The University of Edinburgh
What is synaesthesia?
Synaesthesia (American spelling:
synesthesia) comes from the Greek 'syn' (together) + 'aesthesis'
(perception), and describes a joining together of sensations that are
normally experienced separately. Synaesthetes might experience colours
or tastes when they read words or hear sounds, while others may
experience any combination of tastes, smells, shapes, colours or
touches. People are generally born with synaesthesia and it runs in
families. The sensations are automatic and cannot be turned off,
but synaesthesia is not considered to be harmful. Most synaesthetes
enjoy their sensations and could not imagine life any other way!
Synaesthesia is not the same as simple metaphor, which all people do
(e.g., saying that anger is red) and is more than simply the artistic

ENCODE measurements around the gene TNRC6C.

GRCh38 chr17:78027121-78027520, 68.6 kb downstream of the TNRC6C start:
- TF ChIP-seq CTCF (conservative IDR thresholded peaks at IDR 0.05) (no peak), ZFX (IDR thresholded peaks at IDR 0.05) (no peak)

sensitivity to colours.
About our website
Our research at the University of Edinburgh, in the UK, aims to
understand the inheritance, prevalence and underling psychological
mechanisms of synaesthesia. Studying synaesthesia may help us to
understand how the brain combines different types of information. Our
website is designed to help you discover more about synaesthesia, and to
invite you to take part in our research. We hope you will find it
useful. If you would like to tell us about your synaesthesia, you can
click here to
take part in our research.